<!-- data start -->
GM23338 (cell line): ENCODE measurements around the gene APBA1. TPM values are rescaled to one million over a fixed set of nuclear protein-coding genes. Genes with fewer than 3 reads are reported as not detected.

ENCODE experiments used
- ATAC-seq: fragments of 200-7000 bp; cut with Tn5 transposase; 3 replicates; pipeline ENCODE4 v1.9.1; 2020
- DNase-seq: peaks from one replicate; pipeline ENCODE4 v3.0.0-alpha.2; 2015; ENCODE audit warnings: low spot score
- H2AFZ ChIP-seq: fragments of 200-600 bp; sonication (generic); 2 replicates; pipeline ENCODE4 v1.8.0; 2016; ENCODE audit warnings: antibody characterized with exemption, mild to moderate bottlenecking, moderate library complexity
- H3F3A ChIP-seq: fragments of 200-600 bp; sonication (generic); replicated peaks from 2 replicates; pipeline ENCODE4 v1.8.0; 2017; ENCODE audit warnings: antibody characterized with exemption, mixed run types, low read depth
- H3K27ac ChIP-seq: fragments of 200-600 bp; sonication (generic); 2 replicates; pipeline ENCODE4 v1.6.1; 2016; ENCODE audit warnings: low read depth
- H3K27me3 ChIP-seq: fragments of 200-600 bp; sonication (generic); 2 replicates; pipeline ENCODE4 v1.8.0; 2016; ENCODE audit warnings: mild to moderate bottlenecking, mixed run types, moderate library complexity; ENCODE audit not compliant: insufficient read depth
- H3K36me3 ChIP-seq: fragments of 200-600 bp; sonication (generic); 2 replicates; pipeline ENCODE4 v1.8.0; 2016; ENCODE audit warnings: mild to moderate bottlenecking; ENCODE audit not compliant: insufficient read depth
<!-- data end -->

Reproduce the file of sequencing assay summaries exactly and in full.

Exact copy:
GM23338 (cell line): ENCODE measurements around the gene APBA1. TPM values are rescaled to one million over a fixed set of nuclear protein-coding genes. Genes with fewer than 3 reads are reported as not detected.

ENCODE experiments used
- ATAC-seq: fragments of 200-7000 bp; cut with Tn5 transposase; 3 replicates; pipeline ENCODE4 v1.9.1; 2020
- DNase-seq: peaks from one replicate; pipeline ENCODE4 v3.0.0-alpha.2; 2015; ENCODE audit warnings: low spot score
- H2AFZ ChIP-seq: fragments of 200-600 bp; sonication (generic); 2 replicates; pipeline ENCODE4 v1.8.0; 2016; ENCODE audit warnings: antibody characterized with exemption, mild to moderate bottlenecking, moderate library complexity
- H3F3A ChIP-seq: fragments of 200-600 bp; sonication (generic); replicated peaks from 2 replicates; pipeline ENCODE4 v1.8.0; 2017; ENCODE audit warnings: antibody characterized with exemption, mixed run types, low read depth
- H3K27ac ChIP-seq: fragments of 200-600 bp; sonication (generic); 2 replicates; pipeline ENCODE4 v1.6.1; 2016; ENCODE audit warnings: low read depth
- H3K27me3 ChIP-seq: fragments of 200-600 bp; sonication (generic); 2 replicates; pipeline ENCODE4 v1.8.0; 2016; ENCODE audit warnings: mild to moderate bottlenecking, mixed run types, moderate library complexity; ENCODE audit not compliant: insufficient read depth
- H3K36me3 ChIP-seq: fragments of 200-600 bp; sonication (generic); 2 replicates; pipeline ENCODE4 v1.8.0; 2016; ENCODE audit warnings: mild to moderate bottlenecking; ENCODE audit not compliant: insufficient read depth